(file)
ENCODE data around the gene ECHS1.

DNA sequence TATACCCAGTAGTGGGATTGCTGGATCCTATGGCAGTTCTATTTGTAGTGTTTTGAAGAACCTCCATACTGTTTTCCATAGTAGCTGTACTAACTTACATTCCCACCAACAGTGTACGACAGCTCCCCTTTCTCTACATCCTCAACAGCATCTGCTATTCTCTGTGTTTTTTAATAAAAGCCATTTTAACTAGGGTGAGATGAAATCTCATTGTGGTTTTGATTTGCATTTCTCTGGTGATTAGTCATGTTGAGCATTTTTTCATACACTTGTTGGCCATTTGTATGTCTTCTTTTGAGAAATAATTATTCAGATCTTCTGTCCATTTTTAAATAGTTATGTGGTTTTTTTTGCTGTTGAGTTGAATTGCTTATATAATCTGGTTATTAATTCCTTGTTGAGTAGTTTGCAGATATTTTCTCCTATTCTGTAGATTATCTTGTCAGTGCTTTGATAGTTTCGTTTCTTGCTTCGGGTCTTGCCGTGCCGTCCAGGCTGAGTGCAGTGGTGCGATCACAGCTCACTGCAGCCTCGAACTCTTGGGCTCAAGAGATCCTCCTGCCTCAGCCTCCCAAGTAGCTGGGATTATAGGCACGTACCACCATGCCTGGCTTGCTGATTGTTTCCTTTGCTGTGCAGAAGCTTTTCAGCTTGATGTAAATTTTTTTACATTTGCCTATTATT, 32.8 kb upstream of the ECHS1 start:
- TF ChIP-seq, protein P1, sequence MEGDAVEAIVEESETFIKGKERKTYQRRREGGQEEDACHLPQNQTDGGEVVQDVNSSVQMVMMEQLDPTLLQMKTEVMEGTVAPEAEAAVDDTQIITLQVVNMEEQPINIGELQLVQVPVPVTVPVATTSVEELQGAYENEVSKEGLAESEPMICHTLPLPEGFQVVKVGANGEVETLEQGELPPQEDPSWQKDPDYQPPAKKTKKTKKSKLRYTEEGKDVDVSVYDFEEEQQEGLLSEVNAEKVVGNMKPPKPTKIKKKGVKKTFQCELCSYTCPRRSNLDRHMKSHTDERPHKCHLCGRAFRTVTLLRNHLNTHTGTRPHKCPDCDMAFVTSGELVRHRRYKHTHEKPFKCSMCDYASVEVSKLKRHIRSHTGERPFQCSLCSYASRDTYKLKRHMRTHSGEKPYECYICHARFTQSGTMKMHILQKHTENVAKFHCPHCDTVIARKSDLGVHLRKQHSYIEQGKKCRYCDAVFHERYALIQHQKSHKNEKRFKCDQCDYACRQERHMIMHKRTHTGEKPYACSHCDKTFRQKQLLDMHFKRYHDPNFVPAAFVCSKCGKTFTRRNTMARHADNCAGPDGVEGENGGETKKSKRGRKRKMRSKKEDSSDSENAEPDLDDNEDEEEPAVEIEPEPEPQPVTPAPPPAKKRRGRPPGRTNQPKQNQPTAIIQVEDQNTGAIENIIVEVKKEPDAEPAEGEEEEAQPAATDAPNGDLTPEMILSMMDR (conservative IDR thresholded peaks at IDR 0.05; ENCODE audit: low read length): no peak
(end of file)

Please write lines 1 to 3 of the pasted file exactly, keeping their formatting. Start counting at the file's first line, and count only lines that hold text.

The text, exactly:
ENCODE data around the gene ECHS1.

DNA sequence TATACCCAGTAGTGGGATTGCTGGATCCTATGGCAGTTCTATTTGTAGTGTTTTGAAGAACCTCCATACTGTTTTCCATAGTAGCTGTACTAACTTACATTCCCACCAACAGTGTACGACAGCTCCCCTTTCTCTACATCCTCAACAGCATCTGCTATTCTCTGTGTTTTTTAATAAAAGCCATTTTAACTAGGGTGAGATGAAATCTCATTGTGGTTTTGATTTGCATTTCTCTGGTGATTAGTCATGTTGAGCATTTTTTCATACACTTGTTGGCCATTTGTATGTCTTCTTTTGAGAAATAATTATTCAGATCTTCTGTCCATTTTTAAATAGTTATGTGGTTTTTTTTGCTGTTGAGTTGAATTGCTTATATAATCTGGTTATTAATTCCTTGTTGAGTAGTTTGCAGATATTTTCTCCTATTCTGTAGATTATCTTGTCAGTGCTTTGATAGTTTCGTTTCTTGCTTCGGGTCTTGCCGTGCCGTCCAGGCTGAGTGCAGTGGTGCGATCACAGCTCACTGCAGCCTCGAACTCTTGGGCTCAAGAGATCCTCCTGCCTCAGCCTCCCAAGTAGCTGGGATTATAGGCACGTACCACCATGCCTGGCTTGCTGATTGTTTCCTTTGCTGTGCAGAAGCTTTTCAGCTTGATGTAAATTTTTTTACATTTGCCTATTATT, 32.8 kb upstream of the ECHS1 start:
- TF ChIP-seq, protein P1, sequence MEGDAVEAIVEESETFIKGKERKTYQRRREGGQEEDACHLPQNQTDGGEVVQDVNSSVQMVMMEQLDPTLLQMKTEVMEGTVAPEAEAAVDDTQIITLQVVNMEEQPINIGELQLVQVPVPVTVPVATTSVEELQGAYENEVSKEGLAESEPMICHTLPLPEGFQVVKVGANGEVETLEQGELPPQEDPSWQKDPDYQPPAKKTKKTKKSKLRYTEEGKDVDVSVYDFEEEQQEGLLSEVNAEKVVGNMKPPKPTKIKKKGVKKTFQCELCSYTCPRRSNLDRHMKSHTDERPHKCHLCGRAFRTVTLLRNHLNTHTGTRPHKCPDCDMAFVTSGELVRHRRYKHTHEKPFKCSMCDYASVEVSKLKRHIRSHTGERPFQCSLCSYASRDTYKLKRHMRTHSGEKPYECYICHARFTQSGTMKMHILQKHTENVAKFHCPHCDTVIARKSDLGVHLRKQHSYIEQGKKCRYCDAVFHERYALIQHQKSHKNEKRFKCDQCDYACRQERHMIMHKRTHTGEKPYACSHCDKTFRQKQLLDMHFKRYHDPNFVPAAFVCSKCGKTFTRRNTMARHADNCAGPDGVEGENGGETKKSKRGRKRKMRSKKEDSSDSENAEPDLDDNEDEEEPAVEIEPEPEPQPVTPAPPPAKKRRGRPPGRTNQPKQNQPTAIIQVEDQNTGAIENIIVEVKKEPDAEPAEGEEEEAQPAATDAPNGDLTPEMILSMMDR (conservative IDR thresholded peaks at IDR 0.05; ENCODE audit: low read length): no peak